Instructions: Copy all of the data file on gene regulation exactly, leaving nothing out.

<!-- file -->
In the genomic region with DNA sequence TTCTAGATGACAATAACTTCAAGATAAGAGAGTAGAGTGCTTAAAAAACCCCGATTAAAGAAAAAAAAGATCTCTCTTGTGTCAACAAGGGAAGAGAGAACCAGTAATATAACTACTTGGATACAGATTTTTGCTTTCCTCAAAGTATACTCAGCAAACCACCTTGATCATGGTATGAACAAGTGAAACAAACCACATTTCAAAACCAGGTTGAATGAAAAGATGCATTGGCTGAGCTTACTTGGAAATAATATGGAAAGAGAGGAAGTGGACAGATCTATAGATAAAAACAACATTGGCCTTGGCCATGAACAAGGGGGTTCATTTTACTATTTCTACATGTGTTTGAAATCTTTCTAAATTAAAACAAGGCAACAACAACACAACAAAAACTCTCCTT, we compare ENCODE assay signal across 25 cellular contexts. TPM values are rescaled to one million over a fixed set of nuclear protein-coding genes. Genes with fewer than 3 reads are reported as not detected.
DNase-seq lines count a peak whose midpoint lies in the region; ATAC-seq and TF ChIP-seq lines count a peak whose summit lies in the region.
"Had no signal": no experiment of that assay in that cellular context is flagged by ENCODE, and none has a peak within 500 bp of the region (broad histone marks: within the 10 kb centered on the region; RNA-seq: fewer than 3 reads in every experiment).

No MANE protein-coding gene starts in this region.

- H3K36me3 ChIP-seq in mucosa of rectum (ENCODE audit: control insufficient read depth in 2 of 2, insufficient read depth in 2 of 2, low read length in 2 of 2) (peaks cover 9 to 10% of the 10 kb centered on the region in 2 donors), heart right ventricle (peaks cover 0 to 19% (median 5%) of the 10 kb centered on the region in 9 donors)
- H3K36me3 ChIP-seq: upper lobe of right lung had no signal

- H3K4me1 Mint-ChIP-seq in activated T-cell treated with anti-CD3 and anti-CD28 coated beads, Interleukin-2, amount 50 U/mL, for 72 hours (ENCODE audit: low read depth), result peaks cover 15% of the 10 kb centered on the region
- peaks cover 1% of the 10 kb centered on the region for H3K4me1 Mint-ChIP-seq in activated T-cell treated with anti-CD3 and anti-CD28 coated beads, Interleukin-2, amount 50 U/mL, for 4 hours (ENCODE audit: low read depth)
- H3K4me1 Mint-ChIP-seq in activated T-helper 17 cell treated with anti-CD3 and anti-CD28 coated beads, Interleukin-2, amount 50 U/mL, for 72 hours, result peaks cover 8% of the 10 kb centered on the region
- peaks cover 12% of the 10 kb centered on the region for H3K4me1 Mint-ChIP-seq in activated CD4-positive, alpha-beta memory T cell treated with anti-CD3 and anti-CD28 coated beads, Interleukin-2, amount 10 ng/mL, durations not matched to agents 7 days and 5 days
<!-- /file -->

In the genomic region with DNA sequence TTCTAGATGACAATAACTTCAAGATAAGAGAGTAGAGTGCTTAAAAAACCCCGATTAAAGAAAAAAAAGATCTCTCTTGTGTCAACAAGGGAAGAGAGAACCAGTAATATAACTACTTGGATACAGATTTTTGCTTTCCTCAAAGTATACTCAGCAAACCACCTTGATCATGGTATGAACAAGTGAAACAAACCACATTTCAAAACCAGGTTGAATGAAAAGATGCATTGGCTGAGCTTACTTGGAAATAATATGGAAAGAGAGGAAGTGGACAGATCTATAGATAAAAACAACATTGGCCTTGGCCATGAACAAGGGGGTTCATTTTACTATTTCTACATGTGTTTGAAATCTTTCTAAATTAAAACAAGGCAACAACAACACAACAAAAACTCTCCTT, we compare ENCODE assay signal across 25 cellular contexts. TPM values are rescaled to one million over a fixed set of nuclear protein-coding genes. Genes with fewer than 3 reads are reported as not detected.
DNase-seq lines count a peak whose midpoint lies in the region; ATAC-seq and TF ChIP-seq lines count a peak whose summit lies in the region.
"Had no signal": no experiment of that assay in that cellular context is flagged by ENCODE, and none has a peak within 500 bp of the region (broad histone marks: within the 10 kb centered on the region; RNA-seq: fewer than 3 reads in every experiment).

No MANE protein-coding gene starts in this region.

- H3K36me3 ChIP-seq in mucosa of rectum (ENCODE audit: control insufficient read depth in 2 of 2, insufficient read depth in 2 of 2, low read length in 2 of 2) (peaks cover 9 to 10% of the 10 kb centered on the region in 2 donors), heart right ventricle (peaks cover 0 to 19% (median 5%) of the 10 kb centered on the region in 9 donors)
- H3K36me3 ChIP-seq: upper lobe of right lung had no signal

- H3K4me1 Mint-ChIP-seq in activated T-cell treated with anti-CD3 and anti-CD28 coated beads, Interleukin-2, amount 50 U/mL, for 72 hours (ENCODE audit: low read depth), result peaks cover 15% of the 10 kb centered on the region
- peaks cover 1% of the 10 kb centered on the region for H3K4me1 Mint-ChIP-seq in activated T-cell treated with anti-CD3 and anti-CD28 coated beads, Interleukin-2, amount 50 U/mL, for 4 hours (ENCODE audit: low read depth)
- H3K4me1 Mint-ChIP-seq in activated T-helper 17 cell treated with anti-CD3 and anti-CD28 coated beads, Interleukin-2, amount 50 U/mL, for 72 hours, result peaks cover 8% of the 10 kb centered on the region
- peaks cover 12% of the 10 kb centered on the region for H3K4me1 Mint-ChIP-seq in activated CD4-positive, alpha-beta memory T cell treated with anti-CD3 and anti-CD28 coated beads, Interleukin-2, amount 10 ng/mL, durations not matched to agents 7 days and 5 days